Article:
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An Instagram performance art stunt is making its way to London’s Tate Modern

But isn't Instagram already performative?

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Getty Images / Jenni Holma

Over the course of several months in 2014, a woman named Amalia Ulman amassed more than 50,000 Instagram followers. In and of itself, this was not exceptional. She was young and conventionally attractive; her posts featured images signifying a normal, if slightly enviable, life: kittens swaddled in blankets, matching striped pajama sets, rain-dappled rose petals, elegant latte art, and post-shower selfies. But this wasn't the real Amalia Ulman, and not in the way Instagram's inherent curation makes it a not real thing — this was performance art. In a piece she called Excellences & Perfections, Ulman, born in Argentina, was playing a role: that of a young woman who moves to Los Angeles from a small town, trying to make it big.

This year, several of Ulman's Instagram photos from that performance piece will be shown at two art venues in London: the Whitechapel Gallery, where they'll be part of the exhibition Electronic Superhighway (2016 -1966) and the Tate Modern, where they'll be featured in the museum's upcoming exhibition, Performing for the Camera.

ok done bak to #natural cuz im sick of ppl thinkin im dumb cos of blond hair.,,,, srsly ppl stop hatin !!how u like me now???

A photo posted by Amalia's Instagram (@amaliaulman) on

Instagram in the Tate Modern

Ulman's is not the first Instagram account to find its way into the art world offline. The same year Ulman began her project, the artist Richard Prince began showing other people's Instagram photos at a show at New York's esteemed Gagosian Gallery. Some sold for more than $100,000. Prince drew the ire of some, who said the prints were really just stolen artwork, rather than artistic interpretations.

Ulman's work was largely received positively, but it did draw some skepticism. Some have argued that Instagram, by its very function, is already performance art. In an essay for The Fader, Emilie Friedlander argued Ulman's project was no different than what people did on Instagram every day, but said it was "a little too over the top" to be believable. "In its unabashed food portraiture and selfie use, [Ulman's Instagram] lacks the self-awareness of the characteristically self-aware generation of which she is a part," Friedlander writes. "Most millennials I know construct their online image very painstakingly, but are also very careful not to appear to be doing so."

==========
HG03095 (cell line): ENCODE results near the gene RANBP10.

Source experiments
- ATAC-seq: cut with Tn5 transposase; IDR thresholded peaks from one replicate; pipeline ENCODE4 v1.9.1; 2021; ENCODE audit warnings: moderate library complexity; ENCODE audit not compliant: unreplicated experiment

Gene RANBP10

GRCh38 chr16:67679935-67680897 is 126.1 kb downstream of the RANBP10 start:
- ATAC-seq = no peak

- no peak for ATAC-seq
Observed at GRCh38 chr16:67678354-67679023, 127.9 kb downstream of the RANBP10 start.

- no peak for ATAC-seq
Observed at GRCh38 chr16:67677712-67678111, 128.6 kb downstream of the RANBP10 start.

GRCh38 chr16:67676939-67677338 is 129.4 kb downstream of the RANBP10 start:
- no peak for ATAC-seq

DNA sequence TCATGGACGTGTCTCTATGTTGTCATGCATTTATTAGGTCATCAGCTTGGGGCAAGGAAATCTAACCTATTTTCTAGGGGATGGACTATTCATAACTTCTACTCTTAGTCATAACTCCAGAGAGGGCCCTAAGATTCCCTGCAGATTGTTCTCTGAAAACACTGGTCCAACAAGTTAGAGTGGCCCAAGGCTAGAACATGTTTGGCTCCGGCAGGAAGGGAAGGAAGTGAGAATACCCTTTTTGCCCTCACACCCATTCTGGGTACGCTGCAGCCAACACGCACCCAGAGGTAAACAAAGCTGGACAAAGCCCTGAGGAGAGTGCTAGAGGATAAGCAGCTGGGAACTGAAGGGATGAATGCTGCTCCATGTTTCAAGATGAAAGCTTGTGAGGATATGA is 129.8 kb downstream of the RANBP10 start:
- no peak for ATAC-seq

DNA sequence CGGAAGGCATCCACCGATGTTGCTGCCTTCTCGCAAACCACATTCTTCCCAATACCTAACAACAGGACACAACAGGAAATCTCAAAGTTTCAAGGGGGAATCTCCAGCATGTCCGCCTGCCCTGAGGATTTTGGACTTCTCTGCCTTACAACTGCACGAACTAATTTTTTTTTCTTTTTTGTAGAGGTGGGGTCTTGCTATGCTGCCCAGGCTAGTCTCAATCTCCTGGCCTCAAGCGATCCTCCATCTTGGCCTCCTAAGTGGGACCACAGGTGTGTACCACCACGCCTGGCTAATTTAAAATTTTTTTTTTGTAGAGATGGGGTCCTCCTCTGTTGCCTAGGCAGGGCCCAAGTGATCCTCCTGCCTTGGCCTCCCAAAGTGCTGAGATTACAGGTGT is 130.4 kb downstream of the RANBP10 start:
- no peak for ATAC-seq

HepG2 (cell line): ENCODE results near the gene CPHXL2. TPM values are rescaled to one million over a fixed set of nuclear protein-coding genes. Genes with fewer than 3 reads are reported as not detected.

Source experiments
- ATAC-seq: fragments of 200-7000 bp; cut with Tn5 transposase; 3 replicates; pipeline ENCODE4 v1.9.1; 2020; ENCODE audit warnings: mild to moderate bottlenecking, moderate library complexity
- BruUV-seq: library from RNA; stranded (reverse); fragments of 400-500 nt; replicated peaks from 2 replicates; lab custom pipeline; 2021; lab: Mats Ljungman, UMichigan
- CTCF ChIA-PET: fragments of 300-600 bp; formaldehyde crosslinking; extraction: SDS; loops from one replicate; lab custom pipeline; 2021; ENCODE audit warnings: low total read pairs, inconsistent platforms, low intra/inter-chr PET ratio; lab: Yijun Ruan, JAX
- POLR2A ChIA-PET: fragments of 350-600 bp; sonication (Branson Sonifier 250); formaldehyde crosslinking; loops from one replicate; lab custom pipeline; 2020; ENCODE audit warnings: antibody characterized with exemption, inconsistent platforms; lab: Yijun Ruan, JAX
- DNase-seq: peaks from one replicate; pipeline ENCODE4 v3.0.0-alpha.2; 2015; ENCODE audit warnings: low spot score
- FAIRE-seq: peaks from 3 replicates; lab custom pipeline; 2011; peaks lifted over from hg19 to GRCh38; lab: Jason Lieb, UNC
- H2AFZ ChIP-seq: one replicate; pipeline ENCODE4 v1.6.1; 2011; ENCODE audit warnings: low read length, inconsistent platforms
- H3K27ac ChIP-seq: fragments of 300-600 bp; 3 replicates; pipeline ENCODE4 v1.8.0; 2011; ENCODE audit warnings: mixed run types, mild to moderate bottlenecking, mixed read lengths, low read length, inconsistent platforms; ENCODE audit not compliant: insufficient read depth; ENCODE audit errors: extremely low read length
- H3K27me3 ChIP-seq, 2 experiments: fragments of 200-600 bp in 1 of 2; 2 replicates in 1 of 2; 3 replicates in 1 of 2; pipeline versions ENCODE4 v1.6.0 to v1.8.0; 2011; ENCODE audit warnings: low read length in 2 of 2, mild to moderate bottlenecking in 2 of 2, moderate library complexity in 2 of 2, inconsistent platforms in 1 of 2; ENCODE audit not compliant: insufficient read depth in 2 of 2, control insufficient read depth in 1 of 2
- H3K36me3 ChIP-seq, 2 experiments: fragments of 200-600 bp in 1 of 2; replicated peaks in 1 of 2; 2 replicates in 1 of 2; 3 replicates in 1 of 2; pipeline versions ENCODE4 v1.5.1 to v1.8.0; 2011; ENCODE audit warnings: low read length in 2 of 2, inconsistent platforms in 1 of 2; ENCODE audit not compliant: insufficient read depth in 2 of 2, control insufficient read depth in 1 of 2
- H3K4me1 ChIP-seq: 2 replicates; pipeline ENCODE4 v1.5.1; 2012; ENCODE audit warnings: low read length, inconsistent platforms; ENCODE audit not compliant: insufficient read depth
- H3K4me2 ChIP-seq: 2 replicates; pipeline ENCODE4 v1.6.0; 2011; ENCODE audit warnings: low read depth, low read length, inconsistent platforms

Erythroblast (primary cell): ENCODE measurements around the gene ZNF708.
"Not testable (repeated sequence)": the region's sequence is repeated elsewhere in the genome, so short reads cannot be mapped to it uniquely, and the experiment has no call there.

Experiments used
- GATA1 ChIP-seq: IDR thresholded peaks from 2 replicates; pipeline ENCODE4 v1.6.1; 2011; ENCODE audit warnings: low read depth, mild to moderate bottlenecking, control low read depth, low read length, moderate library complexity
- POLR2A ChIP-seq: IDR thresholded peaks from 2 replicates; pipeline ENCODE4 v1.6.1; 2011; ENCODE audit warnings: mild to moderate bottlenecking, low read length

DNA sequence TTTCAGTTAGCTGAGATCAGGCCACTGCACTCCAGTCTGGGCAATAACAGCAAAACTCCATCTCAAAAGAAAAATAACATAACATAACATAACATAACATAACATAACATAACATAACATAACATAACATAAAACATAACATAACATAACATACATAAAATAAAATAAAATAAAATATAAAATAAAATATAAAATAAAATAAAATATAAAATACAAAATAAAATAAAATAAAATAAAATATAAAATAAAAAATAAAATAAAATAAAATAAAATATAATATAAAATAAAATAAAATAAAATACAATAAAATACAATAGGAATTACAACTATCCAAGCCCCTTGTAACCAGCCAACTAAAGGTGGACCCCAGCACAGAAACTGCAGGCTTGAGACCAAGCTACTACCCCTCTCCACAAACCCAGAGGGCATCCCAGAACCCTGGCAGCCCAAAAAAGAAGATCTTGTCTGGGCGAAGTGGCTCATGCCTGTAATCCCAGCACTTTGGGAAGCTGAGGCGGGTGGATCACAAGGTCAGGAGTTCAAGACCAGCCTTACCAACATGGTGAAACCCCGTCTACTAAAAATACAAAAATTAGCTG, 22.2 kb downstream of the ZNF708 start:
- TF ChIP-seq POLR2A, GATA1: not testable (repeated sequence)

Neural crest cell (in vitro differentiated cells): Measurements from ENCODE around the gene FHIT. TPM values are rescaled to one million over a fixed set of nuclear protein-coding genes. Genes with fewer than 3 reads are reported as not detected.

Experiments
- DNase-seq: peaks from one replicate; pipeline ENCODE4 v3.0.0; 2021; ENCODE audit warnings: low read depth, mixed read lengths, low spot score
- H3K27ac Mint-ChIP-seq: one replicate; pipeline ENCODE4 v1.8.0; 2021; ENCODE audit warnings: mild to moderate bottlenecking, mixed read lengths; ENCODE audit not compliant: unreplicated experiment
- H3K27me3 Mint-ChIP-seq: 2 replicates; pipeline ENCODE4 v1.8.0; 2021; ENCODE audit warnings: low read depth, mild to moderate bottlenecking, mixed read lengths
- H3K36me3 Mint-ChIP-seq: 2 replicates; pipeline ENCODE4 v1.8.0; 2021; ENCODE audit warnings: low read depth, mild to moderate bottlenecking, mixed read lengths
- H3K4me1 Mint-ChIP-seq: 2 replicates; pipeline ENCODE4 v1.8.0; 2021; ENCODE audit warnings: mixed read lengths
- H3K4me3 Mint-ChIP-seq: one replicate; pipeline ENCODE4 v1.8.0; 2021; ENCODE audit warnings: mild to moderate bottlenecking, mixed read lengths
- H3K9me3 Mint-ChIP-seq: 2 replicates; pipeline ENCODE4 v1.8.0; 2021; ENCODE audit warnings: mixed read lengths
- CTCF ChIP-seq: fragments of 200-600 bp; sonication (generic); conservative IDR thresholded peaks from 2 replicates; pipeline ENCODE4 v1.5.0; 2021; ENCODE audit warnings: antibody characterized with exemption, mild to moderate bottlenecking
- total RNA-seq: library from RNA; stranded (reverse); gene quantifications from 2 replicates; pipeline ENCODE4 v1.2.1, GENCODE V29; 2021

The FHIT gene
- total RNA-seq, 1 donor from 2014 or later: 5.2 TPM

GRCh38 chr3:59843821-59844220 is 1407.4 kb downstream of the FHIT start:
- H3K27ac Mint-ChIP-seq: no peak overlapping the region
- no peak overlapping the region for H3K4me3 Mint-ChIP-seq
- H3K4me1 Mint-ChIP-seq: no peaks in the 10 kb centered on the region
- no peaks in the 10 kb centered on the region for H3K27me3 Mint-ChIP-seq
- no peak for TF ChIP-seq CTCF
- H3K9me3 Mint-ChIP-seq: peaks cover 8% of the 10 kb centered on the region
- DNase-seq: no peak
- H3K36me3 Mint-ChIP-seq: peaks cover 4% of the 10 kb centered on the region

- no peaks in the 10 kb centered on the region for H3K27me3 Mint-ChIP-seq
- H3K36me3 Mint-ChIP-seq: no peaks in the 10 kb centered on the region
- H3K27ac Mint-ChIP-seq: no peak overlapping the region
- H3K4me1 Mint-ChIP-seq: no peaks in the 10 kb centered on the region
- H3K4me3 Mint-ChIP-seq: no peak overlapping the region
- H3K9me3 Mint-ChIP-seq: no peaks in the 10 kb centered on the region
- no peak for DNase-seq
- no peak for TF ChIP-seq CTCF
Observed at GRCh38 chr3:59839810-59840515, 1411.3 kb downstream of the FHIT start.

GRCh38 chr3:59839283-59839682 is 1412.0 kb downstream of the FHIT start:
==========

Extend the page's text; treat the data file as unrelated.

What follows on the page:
It's not clear if Ulman actually ever intended to trick anyone into thinking the performance was real. Before she began Excellences & Perfections, she posted a title card to Instagram that said "Part 1" with the caption "Excellences & Perfections," which could have been a giveaway. Still, because Instagram is designed to encourage users to view photos in their feed rather than dig through individual profiles, any follower who missed this image or began following Ulman after it was posted, would likely never have seen it.

Excellences & Perfections is supposed to be a criticism of constructed femininity. Over the course of the five months, Ulman portrayed three stereotypes of women she thought were common on Instagram: a small town girl in a big city, what Ulman regrettably calls a "ghetto aesthetic" (she wears a hat with the word "bae" on it), and a "girl next door" who likes "yoga and juices." The images range from pink bars of soap in soft lighting, the Chanel logo constructed out of cocaine, and Ulman meditating near a bedroom window. "It’s more than a satire," Ulman said in a recent interview with The Telegraph. "I wanted to prove that femininity is a construction, and not something biological or inherent to any woman."

"I wanted to prove that femininity is a construction."

Though the line between performing and mocking runs through some questionable territory here (one wonders if Ulman could find a similarly reductive aesthetic to frame her own tastes), it does fall within a relatively recent lineage of personas constructed entirely online. Twitter's Karl Welzein (@DadBoner), a guy from Michigan who loves America, beer, and his friend Dave, is a character created by comedian Mike Burns. Kid Mero, the writer behind the now-defunct blog Victory Light, wrote in a breakneck, unedited voice, insulting rappers and cracking jokes. By day, he was a public school aide. But using Instagram as a performance art medium adds another level of complexity that Twitter and Blogspot lack. With Excellences & Perfections, Ulman's own face became the face of the people she was pretending to be.

Electronic Superhighway (2016 -1966) runs from January 29th to May 15th, 2016.

Performing for the Camera runs from February 18th to June 12th, 2016.